Animal Shelter & Adoption- Click on a Question to Reveal the Answer

How many animals do you handle a year? How many are adopted? How many are euthanized?

In 2010 Columbus Animal Control handled over 2400 live animals through the shelter - 1914 were strays, 495 were given up by their owners, 22 were boarded due to emergency situations.

520 - Adopted or returned to their owners (Help us get these numbers UP! Adopt a pet!)
102 - Released to the County Animal Control or other animal control agencies
598 - Wildlife relocated or sent to a Wildlife Rehabilitator
1184 - Euthanized

A complete look at the last three years statistics can be found in the Statistics section

What kind of pets do you have at the shelter?

We always have dogs and cats. Occasionally we have other small domestic pets (guinea pigs, gerbils, hamsters, parakeets, goldfish, ferrets, parrots, ...etc.)

We also respond to calls involving all sorts of wildlife including birds, snakes, deer, bats, skunks, beaver, opossum, raccoons, chipmunks, ground squirrels, groundhogs, coyotes, wolves, fox, badgers, fish, ...etc., which we release back into the wild as soon as possible.

What do you do with "found" animals? How long do you hold them before they go up for adoption?

Stray domestic pets (dogs and cats) are held for at least one week (7 days) before we put them up for adoption. During that time we advertise them in the lost and found section of the newspaper.

If an owner gives up their pet, no holding period is required. We put them up for adoption immediately. We try to keep adoptable pets as long as possible, with no set holding period. Healthy wildlife is released as soon as possible.

What is the process for adopting pets from the shelter? How much does it cost?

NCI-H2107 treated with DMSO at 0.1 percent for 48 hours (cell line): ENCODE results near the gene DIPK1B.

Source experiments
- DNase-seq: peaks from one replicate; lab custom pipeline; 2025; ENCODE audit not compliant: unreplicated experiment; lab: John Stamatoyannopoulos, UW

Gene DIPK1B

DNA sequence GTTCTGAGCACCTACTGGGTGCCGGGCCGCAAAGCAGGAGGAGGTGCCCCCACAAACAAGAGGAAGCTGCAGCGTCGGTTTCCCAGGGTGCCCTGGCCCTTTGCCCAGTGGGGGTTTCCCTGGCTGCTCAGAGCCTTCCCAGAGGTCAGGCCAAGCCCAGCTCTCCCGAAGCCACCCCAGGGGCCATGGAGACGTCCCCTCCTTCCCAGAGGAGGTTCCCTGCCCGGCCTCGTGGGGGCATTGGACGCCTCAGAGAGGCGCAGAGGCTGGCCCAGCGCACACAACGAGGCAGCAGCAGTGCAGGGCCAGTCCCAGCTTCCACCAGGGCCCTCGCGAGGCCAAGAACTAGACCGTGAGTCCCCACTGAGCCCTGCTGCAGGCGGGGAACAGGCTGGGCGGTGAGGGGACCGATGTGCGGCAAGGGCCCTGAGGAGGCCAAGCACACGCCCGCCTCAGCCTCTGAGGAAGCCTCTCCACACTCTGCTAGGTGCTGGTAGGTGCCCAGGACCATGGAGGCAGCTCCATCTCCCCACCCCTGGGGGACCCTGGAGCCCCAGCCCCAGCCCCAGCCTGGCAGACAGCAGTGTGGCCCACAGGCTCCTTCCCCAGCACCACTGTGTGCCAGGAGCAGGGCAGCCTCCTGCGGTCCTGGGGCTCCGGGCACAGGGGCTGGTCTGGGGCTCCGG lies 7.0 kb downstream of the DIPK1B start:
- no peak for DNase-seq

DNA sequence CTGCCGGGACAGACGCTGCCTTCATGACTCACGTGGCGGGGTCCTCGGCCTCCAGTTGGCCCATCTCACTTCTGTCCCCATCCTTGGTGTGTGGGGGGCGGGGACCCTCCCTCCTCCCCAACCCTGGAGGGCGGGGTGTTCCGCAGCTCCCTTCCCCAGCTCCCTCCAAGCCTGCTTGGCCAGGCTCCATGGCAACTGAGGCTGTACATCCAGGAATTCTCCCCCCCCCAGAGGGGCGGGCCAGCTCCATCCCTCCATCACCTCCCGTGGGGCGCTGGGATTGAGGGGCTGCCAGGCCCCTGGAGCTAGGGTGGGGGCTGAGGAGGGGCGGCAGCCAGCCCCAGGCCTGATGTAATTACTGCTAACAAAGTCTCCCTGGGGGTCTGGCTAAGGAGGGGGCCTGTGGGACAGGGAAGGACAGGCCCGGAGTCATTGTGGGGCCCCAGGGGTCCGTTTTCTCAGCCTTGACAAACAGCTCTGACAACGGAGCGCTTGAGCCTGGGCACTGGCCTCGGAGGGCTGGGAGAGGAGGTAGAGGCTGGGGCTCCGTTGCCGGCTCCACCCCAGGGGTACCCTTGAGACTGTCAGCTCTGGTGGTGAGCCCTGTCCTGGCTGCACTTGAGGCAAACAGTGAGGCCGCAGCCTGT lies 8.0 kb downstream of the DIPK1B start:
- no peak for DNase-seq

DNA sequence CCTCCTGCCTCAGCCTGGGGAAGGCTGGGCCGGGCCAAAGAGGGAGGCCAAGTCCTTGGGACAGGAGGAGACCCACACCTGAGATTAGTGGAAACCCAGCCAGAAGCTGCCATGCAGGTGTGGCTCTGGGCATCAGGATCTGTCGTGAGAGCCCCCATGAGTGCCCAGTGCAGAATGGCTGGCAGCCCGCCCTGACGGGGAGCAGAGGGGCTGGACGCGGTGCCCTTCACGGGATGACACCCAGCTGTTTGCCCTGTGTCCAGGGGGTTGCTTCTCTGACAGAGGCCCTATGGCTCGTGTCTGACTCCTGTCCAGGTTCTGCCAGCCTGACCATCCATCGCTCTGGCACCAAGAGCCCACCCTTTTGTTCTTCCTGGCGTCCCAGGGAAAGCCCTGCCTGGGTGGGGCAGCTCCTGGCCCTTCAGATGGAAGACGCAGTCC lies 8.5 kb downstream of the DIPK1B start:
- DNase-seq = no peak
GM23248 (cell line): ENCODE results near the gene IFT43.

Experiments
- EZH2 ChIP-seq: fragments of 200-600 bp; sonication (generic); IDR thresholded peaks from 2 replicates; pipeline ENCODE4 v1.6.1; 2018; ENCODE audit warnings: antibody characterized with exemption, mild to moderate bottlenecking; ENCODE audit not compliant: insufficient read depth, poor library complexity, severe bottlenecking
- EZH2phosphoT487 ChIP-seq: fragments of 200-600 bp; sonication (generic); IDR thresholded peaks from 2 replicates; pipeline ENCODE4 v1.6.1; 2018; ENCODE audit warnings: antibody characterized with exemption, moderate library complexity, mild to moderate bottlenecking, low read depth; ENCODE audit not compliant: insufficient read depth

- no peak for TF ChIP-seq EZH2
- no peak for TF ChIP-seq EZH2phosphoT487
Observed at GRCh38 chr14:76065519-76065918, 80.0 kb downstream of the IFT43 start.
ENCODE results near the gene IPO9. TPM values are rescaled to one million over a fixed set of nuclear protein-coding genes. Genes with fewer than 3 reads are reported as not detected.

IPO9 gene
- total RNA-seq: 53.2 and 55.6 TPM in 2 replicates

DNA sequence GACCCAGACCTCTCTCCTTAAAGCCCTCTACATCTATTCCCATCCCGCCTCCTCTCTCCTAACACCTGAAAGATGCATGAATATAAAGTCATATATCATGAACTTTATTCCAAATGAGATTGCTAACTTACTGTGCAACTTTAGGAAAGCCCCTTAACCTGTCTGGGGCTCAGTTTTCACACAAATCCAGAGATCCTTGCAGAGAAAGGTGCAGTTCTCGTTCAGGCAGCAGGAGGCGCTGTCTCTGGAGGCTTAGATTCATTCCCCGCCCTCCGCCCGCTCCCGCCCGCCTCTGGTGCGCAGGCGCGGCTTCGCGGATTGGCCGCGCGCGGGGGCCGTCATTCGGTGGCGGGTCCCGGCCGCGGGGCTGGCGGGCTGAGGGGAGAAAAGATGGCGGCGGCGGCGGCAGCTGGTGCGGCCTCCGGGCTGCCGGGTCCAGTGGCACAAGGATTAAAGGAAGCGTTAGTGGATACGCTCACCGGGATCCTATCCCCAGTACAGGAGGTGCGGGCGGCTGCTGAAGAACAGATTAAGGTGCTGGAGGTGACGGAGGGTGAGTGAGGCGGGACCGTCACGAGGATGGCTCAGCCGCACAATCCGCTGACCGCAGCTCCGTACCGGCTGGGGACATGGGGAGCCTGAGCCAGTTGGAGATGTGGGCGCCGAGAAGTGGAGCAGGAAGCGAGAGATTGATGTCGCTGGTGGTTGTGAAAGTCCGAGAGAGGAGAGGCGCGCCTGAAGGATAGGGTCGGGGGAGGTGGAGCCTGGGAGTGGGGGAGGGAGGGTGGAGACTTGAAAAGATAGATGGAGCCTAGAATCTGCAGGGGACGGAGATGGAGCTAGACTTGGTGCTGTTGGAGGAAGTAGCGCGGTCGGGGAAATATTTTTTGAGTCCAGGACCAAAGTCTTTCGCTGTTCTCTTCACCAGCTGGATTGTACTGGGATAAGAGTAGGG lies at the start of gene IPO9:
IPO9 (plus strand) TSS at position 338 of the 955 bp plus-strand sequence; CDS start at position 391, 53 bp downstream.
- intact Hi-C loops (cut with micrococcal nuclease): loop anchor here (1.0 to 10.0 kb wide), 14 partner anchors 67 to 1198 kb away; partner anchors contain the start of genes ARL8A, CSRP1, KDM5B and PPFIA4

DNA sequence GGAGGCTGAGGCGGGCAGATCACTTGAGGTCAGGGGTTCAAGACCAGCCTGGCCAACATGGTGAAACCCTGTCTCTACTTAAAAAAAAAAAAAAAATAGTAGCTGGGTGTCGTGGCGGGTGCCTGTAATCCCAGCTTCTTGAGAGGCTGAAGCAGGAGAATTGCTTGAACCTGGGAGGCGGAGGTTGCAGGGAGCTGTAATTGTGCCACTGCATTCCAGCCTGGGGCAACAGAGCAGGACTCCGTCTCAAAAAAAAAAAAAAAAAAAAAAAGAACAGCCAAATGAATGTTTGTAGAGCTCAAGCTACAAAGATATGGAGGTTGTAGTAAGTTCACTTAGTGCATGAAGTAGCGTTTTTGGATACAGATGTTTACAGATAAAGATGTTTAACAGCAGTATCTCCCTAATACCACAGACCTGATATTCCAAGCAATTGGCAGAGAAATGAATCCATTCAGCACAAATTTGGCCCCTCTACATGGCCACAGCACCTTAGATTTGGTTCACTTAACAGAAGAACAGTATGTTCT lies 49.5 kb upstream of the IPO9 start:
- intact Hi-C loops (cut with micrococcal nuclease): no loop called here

The process is simple. Come in and find a pet that you think will be a 'good fit' for your family. Fill out a fairly simple application. The next day (we always have a 1-day waiting period), call to see if your application has been accepted. We have an obligation to these pets to try to place them in good permanent homes, so they do not have to suffer again. We use that time to verify addresses, check our records and speak with landlords and allow you time to consider your decision.

If your application is accepted but your pet is not already spayed or neutered, we will schedule an appointment with a veterinarian. Once all the necessary medical work is done - come back in, sign an adoption agreement, pay the adoption fee ($100 for dogs, $80 for cats - this fee covers the cost of spay/neuter procedures, vacinations, microchipping and a fecal exam) and take home your new family member.

Why do adopted pets have to be spayed or neutered?

Unfortunately, there are over 10,000 dogs and cats born in the country every minute and there are not enough good homes for them all. Animal Shelters exist because no one can take care of all the animals and some pet owners are irresponsible. One means of controlling pet overpopultaiotn is to have pets spayed or neutered. We adhere to that belief and do not want to perpetuate the overpopulation problem.

Why don't you just give pets away?

There are costs involved in taking care of pets at the shelter and this is the amount that has been determined by law. Many people treat something they get for free just like that, "it is free, I can always get another". We do not want to condone that belief, especially when it comes to pets. We generally incur far more expenses in medical treatment for animals than the adoption fee recovers. That is why donations to the Adoption and Medical fund are important to our ability to send animals home for the nominal price that we charge.

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